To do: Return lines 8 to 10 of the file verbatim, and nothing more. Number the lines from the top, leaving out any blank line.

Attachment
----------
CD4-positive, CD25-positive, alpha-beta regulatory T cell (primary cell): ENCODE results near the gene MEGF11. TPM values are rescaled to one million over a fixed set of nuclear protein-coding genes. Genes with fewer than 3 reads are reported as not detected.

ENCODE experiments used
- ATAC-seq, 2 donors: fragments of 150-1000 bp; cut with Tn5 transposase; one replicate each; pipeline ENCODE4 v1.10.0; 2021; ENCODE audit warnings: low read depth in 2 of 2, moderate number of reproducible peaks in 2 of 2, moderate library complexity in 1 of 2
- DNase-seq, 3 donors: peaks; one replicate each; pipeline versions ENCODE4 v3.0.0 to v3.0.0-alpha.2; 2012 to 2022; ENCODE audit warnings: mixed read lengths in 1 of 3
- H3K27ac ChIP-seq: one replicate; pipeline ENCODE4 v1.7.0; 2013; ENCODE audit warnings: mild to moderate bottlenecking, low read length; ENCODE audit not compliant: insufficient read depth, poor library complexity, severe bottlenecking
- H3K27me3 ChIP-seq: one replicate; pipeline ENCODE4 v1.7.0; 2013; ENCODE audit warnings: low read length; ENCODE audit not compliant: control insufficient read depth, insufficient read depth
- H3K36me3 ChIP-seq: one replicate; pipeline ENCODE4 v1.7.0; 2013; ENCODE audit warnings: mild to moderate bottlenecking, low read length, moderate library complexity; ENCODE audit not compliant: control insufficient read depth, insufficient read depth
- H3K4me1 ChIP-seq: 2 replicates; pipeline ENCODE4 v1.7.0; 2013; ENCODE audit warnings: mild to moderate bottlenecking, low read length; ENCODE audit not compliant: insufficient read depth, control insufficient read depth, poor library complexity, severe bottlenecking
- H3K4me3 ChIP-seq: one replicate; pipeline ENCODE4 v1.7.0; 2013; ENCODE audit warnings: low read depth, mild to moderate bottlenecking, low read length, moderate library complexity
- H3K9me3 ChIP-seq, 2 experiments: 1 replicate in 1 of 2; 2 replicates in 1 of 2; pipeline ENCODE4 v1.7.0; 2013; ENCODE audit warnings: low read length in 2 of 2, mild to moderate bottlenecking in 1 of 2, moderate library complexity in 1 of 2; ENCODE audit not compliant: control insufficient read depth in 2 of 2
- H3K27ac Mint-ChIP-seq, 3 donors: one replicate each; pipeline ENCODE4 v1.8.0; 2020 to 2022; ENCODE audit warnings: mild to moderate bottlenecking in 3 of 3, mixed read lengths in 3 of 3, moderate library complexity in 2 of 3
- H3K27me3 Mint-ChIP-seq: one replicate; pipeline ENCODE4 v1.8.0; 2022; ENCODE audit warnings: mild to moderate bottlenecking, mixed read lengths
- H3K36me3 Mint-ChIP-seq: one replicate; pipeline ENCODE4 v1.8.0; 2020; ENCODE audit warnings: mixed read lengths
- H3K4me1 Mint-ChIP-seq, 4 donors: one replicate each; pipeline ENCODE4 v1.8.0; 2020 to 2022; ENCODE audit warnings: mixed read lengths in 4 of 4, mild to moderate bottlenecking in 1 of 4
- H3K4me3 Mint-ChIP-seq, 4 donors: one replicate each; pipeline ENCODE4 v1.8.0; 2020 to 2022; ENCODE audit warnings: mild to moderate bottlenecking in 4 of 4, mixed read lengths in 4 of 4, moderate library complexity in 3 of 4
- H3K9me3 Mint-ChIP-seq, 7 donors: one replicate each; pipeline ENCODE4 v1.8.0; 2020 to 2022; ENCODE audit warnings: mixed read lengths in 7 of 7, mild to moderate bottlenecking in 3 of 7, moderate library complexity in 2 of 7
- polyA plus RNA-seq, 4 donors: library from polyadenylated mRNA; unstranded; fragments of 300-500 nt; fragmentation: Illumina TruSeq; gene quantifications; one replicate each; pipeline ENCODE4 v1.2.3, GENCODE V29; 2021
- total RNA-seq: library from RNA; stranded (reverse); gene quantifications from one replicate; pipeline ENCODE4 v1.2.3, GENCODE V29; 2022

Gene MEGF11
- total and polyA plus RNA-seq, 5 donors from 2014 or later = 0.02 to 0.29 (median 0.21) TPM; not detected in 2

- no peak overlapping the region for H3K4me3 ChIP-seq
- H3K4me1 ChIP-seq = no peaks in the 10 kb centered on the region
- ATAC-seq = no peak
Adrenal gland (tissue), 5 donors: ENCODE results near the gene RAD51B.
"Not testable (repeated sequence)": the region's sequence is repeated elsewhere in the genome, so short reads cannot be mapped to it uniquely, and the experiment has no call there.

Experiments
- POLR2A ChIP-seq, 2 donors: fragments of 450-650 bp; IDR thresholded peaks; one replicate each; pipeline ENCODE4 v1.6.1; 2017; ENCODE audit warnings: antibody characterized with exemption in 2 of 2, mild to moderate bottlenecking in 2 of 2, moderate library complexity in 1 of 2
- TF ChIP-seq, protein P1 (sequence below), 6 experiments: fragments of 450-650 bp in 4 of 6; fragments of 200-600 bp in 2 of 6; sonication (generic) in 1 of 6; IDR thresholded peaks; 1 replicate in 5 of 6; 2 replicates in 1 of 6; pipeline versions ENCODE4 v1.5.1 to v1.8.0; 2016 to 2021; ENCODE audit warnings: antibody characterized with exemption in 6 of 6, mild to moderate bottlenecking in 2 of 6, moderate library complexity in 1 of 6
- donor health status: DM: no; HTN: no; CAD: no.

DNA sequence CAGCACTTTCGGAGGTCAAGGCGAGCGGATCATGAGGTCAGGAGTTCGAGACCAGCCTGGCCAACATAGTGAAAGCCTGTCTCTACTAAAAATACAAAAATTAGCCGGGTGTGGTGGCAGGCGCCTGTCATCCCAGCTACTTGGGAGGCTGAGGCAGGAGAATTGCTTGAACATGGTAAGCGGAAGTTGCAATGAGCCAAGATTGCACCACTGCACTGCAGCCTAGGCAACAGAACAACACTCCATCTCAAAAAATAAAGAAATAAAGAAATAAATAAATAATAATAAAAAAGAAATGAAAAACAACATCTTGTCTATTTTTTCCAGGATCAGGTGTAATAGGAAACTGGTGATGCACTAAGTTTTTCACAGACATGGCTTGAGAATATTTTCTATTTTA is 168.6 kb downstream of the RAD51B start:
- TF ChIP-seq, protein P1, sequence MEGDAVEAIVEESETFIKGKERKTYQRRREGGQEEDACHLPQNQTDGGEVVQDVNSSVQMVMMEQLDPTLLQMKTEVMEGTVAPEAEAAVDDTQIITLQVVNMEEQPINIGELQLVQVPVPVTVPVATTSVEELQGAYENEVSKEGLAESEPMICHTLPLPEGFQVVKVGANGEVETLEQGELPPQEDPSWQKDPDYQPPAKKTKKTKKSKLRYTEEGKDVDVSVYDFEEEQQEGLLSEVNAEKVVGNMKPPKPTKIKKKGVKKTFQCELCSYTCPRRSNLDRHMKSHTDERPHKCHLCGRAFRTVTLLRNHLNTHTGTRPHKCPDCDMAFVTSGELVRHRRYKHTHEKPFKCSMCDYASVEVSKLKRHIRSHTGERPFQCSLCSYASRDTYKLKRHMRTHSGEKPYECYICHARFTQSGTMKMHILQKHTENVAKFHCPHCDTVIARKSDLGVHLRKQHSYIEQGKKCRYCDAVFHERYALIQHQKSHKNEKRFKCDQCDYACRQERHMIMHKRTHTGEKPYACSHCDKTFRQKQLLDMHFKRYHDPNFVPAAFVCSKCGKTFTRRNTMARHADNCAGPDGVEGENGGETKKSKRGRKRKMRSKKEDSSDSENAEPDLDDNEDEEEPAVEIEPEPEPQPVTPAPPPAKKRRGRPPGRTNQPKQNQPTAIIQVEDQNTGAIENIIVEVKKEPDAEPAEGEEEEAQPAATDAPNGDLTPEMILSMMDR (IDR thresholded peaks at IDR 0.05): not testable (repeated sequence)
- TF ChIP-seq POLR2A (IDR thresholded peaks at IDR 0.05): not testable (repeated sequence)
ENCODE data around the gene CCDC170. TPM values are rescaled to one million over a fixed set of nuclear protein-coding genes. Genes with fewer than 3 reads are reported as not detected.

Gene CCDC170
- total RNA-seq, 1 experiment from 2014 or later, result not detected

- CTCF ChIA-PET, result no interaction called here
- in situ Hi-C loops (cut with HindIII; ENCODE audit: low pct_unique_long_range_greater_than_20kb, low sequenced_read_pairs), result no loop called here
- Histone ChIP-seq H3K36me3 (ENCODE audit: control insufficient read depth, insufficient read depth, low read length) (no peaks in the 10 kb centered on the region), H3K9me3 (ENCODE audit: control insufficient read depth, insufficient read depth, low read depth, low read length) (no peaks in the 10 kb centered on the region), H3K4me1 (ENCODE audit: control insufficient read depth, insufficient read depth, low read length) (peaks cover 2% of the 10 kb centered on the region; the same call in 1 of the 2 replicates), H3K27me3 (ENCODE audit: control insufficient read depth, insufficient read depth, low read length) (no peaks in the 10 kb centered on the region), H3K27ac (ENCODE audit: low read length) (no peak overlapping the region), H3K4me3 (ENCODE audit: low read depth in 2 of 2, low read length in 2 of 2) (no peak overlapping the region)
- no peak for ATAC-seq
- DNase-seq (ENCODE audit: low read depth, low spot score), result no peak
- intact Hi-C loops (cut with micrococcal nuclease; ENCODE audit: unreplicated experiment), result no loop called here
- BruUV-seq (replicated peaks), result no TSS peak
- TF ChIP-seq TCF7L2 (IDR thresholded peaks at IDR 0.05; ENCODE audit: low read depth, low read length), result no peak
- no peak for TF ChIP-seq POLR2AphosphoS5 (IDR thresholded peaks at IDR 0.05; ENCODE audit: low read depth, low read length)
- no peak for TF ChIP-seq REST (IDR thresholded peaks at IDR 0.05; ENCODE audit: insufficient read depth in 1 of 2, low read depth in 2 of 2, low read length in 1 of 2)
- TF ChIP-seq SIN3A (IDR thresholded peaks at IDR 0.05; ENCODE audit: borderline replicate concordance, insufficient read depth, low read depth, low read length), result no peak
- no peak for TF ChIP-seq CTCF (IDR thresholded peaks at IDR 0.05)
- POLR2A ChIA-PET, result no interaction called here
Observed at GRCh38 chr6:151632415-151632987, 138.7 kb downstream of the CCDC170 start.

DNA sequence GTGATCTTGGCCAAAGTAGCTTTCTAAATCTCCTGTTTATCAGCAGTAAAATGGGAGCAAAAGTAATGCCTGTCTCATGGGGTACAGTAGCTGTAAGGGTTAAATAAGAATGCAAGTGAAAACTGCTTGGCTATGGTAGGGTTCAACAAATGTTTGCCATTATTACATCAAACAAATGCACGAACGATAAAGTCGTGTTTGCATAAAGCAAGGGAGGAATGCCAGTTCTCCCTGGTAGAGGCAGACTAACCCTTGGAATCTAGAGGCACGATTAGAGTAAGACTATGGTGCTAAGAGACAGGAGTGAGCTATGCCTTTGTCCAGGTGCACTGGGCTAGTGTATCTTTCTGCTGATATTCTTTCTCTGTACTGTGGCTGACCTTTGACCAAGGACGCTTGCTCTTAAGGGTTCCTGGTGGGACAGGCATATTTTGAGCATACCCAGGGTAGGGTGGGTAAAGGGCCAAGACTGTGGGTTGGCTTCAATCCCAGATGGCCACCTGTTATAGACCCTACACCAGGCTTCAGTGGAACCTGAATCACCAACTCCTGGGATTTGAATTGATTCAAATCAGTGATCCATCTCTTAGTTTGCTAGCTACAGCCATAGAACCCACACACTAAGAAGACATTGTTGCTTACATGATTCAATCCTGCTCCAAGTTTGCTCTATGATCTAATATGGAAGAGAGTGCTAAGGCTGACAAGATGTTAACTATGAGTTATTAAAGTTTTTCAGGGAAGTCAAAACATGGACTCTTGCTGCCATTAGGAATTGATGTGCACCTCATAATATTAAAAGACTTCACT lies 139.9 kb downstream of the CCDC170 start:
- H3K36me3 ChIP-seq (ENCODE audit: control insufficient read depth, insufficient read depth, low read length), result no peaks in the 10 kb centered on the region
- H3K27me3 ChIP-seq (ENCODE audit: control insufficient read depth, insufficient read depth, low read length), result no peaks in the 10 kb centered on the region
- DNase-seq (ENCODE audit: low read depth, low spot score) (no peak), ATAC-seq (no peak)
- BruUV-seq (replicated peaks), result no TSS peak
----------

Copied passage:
- H3K4me1 ChIP-seq: 2 replicates; pipeline ENCODE4 v1.7.0; 2013; ENCODE audit warnings: mild to moderate bottlenecking, low read length; ENCODE audit not compliant: insufficient read depth, control insufficient read depth, poor library complexity, severe bottlenecking
- H3K4me3 ChIP-seq: one replicate; pipeline ENCODE4 v1.7.0; 2013; ENCODE audit warnings: low read depth, mild to moderate bottlenecking, low read length, moderate library complexity
- H3K9me3 ChIP-seq, 2 experiments: 1 replicate in 1 of 2; 2 replicates in 1 of 2; pipeline ENCODE4 v1.7.0; 2013; ENCODE audit warnings: low read length in 2 of 2, mild to moderate bottlenecking in 1 of 2, moderate library complexity in 1 of 2; ENCODE audit not compliant: control insufficient read depth in 2 of 2